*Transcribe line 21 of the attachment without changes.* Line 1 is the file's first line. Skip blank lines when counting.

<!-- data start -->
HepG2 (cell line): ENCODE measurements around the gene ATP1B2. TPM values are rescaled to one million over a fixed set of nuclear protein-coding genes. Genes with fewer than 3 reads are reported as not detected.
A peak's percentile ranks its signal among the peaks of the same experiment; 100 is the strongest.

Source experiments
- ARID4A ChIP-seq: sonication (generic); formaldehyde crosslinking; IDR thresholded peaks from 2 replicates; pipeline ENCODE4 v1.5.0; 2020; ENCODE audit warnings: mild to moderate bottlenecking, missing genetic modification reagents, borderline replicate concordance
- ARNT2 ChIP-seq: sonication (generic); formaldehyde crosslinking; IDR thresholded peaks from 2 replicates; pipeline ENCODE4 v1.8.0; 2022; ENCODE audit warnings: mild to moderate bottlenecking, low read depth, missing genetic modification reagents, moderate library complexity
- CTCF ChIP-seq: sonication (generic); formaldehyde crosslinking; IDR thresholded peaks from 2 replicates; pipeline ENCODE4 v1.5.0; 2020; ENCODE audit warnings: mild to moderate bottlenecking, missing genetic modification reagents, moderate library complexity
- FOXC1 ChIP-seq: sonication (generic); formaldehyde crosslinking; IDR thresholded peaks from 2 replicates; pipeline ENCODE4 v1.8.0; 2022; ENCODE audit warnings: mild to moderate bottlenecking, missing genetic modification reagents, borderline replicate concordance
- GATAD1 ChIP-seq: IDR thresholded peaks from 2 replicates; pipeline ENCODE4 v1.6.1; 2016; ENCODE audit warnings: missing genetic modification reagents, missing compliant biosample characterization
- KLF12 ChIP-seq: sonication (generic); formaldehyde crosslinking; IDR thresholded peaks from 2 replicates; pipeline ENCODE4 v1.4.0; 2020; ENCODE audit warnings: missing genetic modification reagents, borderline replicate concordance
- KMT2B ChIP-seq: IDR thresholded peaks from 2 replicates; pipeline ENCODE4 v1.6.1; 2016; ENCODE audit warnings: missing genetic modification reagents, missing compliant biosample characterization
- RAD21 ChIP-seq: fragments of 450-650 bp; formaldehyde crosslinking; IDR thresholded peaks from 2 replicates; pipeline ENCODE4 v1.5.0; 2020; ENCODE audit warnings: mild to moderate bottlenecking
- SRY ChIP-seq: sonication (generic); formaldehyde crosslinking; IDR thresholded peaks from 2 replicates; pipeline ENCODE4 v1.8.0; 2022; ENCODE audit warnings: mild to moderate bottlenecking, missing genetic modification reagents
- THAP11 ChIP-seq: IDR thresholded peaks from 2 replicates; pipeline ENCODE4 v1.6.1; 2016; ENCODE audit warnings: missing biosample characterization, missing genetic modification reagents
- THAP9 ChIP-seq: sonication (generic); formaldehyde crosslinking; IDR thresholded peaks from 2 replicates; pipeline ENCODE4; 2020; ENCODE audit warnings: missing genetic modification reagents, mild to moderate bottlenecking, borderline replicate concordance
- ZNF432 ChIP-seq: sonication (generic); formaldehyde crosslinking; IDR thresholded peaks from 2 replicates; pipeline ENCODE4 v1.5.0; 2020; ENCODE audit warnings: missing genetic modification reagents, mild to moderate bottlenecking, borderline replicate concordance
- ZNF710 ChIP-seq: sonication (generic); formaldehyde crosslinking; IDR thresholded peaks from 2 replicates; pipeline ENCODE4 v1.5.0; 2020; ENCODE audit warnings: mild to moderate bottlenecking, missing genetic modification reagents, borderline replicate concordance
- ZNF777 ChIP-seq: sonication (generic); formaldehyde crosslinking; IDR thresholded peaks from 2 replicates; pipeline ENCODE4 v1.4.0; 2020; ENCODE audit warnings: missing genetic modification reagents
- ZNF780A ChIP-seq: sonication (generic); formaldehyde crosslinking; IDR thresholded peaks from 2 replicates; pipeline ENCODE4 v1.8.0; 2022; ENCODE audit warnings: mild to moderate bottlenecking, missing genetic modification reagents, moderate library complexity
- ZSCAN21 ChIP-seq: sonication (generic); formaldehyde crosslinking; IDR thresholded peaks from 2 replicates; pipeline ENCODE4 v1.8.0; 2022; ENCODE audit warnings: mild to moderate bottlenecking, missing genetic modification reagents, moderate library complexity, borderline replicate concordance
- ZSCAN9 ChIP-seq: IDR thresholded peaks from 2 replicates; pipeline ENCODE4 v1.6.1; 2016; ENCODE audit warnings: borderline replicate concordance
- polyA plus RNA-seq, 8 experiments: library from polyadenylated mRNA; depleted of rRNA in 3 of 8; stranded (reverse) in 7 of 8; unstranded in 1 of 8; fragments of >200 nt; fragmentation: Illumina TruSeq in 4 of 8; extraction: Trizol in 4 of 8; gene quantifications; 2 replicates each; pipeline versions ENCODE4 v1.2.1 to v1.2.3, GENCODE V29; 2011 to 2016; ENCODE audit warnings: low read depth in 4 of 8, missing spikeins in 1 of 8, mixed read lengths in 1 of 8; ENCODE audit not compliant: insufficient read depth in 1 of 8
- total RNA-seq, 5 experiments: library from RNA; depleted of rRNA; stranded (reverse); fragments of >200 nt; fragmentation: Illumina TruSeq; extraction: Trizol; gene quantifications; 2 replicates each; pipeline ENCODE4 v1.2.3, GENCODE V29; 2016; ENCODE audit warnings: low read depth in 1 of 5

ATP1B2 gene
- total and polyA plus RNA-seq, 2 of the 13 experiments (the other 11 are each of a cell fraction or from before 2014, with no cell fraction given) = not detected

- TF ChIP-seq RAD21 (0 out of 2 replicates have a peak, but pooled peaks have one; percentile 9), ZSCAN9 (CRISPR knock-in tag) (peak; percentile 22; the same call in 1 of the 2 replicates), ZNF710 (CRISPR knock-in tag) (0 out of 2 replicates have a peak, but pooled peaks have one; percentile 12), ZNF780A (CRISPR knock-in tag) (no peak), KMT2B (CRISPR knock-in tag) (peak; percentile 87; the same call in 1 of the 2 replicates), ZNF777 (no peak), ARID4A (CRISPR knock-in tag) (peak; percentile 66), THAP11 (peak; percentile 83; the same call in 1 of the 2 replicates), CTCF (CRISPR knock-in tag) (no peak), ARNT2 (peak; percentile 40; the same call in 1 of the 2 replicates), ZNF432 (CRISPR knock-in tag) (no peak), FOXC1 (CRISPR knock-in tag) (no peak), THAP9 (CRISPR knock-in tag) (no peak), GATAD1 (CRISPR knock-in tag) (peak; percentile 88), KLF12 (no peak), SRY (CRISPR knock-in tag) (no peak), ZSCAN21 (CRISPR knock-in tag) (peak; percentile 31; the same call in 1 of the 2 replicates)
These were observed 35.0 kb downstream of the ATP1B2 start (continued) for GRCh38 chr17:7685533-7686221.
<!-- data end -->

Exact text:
- polyA plus RNA-seq, 8 experiments: library from polyadenylated mRNA; depleted of rRNA in 3 of 8; stranded (reverse) in 7 of 8; unstranded in 1 of 8; fragments of >200 nt; fragmentation: Illumina TruSeq in 4 of 8; extraction: Trizol in 4 of 8; gene quantifications; 2 replicates each; pipeline versions ENCODE4 v1.2.1 to v1.2.3, GENCODE V29; 2011 to 2016; ENCODE audit warnings: low read depth in 4 of 8, missing spikeins in 1 of 8, mixed read lengths in 1 of 8; ENCODE audit not compliant: insufficient read depth in 1 of 8